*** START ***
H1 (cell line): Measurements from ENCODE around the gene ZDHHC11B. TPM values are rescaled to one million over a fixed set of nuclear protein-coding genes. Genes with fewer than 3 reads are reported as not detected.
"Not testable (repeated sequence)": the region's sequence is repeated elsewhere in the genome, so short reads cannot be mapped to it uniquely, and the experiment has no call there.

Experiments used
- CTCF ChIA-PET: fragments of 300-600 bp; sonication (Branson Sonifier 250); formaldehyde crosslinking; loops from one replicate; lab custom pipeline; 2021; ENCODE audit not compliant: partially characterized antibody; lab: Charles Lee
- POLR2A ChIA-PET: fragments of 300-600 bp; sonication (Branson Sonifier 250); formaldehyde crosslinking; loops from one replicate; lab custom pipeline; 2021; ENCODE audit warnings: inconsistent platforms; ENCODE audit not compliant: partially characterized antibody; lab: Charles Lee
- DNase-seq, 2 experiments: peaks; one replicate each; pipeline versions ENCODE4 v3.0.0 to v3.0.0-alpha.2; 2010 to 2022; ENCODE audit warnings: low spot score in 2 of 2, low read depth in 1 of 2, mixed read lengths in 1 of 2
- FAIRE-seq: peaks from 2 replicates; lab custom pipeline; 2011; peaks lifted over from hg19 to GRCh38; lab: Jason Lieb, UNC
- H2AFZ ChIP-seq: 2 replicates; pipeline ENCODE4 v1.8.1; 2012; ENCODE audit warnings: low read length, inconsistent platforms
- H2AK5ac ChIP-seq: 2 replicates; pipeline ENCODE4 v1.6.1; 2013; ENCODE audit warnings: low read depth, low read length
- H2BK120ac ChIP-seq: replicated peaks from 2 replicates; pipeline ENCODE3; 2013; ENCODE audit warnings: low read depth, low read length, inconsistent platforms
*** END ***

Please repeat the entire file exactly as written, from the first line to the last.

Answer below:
H1 (cell line): Measurements from ENCODE around the gene ZDHHC11B. TPM values are rescaled to one million over a fixed set of nuclear protein-coding genes. Genes with fewer than 3 reads are reported as not detected.
"Not testable (repeated sequence)": the region's sequence is repeated elsewhere in the genome, so short reads cannot be mapped to it uniquely, and the experiment has no call there.

Experiments used
- CTCF ChIA-PET: fragments of 300-600 bp; sonication (Branson Sonifier 250); formaldehyde crosslinking; loops from one replicate; lab custom pipeline; 2021; ENCODE audit not compliant: partially characterized antibody; lab: Charles Lee
- POLR2A ChIA-PET: fragments of 300-600 bp; sonication (Branson Sonifier 250); formaldehyde crosslinking; loops from one replicate; lab custom pipeline; 2021; ENCODE audit warnings: inconsistent platforms; ENCODE audit not compliant: partially characterized antibody; lab: Charles Lee
- DNase-seq, 2 experiments: peaks; one replicate each; pipeline versions ENCODE4 v3.0.0 to v3.0.0-alpha.2; 2010 to 2022; ENCODE audit warnings: low spot score in 2 of 2, low read depth in 1 of 2, mixed read lengths in 1 of 2
- FAIRE-seq: peaks from 2 replicates; lab custom pipeline; 2011; peaks lifted over from hg19 to GRCh38; lab: Jason Lieb, UNC
- H2AFZ ChIP-seq: 2 replicates; pipeline ENCODE4 v1.8.1; 2012; ENCODE audit warnings: low read length, inconsistent platforms
- H2AK5ac ChIP-seq: 2 replicates; pipeline ENCODE4 v1.6.1; 2013; ENCODE audit warnings: low read depth, low read length
- H2BK120ac ChIP-seq: replicated peaks from 2 replicates; pipeline ENCODE3; 2013; ENCODE audit warnings: low read depth, low read length, inconsistent platforms